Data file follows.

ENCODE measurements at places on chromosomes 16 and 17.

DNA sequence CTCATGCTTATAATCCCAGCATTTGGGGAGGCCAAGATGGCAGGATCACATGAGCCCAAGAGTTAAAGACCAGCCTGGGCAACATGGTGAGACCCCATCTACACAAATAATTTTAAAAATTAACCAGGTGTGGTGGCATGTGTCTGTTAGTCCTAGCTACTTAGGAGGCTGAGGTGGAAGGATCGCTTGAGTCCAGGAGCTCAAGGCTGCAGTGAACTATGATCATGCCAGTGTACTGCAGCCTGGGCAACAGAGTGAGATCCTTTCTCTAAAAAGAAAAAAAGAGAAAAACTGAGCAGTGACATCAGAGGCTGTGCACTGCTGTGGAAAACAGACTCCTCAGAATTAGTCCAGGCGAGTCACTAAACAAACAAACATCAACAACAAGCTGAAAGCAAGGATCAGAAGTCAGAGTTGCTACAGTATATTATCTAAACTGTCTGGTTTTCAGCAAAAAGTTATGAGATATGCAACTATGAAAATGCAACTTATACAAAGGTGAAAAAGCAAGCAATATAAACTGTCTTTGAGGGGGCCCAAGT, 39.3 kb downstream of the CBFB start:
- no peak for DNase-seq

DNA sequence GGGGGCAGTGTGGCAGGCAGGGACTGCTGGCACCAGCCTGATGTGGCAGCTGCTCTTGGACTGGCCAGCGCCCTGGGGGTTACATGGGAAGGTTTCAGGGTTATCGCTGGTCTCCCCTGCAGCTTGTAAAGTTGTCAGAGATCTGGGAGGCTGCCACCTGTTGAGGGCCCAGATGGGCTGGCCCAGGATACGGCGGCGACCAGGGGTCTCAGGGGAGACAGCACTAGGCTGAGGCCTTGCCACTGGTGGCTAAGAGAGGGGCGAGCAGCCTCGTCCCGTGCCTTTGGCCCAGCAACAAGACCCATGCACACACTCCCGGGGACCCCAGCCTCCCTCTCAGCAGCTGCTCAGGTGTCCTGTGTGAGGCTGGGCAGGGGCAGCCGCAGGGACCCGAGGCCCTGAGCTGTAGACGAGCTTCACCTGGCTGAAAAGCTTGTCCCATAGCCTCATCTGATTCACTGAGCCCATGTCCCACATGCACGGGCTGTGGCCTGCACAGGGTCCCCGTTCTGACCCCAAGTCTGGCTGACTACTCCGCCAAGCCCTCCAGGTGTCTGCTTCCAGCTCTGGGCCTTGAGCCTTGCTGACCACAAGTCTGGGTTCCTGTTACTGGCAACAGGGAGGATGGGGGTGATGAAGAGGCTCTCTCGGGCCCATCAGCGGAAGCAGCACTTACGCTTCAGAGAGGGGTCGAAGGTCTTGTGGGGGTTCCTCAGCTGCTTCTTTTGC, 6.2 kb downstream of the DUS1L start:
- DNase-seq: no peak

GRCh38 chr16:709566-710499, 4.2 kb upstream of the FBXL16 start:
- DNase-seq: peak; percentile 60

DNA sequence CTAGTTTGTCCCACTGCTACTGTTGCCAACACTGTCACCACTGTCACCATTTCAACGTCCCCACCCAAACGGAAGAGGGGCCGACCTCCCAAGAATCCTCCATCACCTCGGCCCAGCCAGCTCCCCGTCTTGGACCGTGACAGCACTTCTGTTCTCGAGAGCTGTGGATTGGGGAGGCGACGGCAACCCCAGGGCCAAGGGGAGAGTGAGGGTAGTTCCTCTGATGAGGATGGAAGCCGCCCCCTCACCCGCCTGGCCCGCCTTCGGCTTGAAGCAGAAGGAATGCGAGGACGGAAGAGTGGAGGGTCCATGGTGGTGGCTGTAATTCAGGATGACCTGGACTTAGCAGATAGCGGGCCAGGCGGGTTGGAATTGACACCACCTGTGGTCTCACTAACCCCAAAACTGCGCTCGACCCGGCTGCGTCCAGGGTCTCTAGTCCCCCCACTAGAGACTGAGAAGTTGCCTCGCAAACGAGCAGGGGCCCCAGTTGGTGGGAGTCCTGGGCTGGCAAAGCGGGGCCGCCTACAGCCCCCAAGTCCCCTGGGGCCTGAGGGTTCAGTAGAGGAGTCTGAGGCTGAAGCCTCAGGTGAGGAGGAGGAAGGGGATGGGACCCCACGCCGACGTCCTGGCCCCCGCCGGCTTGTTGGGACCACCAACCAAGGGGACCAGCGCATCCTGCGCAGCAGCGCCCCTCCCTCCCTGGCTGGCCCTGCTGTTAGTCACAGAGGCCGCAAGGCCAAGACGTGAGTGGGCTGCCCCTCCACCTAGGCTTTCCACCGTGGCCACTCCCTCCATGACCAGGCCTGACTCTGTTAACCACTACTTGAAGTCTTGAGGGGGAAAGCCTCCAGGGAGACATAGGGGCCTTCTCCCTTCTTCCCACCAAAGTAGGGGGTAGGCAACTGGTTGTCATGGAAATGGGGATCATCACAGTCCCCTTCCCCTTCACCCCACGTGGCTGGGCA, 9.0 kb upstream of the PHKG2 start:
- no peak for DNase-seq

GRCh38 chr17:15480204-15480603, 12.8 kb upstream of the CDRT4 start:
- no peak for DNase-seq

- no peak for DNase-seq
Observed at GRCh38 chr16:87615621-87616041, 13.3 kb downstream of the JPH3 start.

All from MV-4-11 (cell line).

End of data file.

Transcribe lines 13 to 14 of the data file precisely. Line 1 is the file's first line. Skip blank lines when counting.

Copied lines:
Observed at GRCh38 chr16:87615621-87616041, 13.3 kb downstream of the JPH3 start.

All from MV-4-11 (cell line).